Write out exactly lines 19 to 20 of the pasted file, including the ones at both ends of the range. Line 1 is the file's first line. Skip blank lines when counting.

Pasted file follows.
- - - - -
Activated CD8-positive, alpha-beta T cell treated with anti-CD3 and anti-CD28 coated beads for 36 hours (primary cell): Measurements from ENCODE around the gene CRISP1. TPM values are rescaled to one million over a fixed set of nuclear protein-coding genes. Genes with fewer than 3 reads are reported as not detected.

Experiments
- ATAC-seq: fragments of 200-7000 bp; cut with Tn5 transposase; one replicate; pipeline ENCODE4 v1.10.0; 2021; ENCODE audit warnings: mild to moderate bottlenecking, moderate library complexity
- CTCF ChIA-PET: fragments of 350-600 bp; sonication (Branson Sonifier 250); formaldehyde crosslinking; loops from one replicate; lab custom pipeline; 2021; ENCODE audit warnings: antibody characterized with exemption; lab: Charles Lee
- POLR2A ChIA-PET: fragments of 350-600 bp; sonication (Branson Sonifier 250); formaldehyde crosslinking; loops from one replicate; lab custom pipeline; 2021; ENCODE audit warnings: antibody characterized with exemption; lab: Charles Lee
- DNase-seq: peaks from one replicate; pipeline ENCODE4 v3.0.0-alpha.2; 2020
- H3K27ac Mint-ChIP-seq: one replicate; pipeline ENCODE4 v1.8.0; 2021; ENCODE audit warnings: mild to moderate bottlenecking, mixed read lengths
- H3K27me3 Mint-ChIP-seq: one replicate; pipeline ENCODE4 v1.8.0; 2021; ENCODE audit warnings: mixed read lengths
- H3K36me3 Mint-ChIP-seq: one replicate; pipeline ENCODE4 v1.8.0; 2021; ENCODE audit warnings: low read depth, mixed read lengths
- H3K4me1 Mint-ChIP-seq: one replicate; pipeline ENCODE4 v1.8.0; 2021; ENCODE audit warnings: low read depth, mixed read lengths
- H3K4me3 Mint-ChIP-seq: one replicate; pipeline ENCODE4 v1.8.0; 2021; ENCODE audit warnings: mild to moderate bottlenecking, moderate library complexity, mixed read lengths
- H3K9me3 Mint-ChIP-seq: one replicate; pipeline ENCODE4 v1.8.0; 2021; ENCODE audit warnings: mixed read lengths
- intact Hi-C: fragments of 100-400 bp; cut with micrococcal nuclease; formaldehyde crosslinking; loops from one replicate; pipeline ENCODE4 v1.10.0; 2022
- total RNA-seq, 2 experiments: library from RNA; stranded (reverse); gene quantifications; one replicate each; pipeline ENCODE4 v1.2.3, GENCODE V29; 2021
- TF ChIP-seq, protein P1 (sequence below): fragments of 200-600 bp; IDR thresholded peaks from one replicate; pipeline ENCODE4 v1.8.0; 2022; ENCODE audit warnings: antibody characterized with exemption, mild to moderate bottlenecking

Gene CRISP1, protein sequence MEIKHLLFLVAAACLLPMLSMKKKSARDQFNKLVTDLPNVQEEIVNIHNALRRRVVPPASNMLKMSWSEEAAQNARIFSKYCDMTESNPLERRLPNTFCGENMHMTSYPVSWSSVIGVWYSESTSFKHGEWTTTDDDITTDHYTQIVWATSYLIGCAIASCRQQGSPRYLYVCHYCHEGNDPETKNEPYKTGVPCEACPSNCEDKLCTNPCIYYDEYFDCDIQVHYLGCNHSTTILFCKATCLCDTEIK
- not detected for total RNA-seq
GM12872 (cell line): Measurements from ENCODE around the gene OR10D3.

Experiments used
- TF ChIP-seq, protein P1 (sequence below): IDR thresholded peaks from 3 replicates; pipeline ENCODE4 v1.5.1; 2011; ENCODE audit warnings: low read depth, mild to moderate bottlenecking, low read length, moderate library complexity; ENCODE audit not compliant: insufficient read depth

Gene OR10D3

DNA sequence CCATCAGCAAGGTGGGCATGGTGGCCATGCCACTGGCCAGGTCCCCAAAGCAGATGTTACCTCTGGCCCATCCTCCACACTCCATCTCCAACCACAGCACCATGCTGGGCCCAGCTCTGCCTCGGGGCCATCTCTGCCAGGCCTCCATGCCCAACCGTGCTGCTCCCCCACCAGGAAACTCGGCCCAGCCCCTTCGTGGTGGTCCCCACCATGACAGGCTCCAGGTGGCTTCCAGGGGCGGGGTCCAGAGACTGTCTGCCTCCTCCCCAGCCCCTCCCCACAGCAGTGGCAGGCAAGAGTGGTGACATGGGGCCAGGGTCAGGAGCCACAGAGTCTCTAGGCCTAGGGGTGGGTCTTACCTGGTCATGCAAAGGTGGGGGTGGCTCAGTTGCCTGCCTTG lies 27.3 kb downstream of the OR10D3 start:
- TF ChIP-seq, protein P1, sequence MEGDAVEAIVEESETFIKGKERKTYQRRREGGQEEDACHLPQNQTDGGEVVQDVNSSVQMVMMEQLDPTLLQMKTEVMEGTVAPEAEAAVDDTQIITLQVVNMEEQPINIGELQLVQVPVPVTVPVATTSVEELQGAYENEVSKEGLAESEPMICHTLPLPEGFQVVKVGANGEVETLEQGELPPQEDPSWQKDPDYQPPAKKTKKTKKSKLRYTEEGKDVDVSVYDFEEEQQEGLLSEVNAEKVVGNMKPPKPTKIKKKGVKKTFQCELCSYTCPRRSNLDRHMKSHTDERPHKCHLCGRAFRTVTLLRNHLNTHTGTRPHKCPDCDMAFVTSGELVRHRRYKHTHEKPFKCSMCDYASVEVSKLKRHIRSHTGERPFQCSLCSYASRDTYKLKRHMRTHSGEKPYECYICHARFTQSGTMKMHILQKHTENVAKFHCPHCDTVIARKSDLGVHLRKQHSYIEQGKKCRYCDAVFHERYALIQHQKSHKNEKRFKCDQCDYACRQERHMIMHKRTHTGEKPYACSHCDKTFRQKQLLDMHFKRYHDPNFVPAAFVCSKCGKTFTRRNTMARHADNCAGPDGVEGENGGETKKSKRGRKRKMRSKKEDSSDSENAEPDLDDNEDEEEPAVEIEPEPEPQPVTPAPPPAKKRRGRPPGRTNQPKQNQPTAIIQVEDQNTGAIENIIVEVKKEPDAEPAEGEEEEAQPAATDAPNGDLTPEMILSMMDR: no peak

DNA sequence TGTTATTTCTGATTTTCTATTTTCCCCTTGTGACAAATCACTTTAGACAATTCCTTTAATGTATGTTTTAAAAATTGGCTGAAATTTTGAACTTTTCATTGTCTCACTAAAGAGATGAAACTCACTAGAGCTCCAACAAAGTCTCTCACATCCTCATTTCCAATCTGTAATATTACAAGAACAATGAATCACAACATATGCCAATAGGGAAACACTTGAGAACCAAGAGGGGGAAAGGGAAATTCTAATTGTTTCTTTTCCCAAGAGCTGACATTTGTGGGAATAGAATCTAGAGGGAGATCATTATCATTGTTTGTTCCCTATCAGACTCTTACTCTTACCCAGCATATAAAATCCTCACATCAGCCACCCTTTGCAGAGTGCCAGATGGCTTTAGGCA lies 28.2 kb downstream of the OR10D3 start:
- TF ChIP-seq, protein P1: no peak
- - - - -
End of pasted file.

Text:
Experiments used
- TF ChIP-seq, protein P1 (sequence below): IDR thresholded peaks from 3 replicates; pipeline ENCODE4 v1.5.1; 2011; ENCODE audit warnings: low read depth, mild to moderate bottlenecking, low read length, moderate library complexity; ENCODE audit not compliant: insufficient read depth